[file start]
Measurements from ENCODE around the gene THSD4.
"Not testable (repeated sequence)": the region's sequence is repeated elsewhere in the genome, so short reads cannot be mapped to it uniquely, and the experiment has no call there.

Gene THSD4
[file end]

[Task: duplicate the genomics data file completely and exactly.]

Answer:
Measurements from ENCODE around the gene THSD4.
"Not testable (repeated sequence)": the region's sequence is repeated elsewhere in the genome, so short reads cannot be mapped to it uniquely, and the experiment has no call there.

Gene THSD4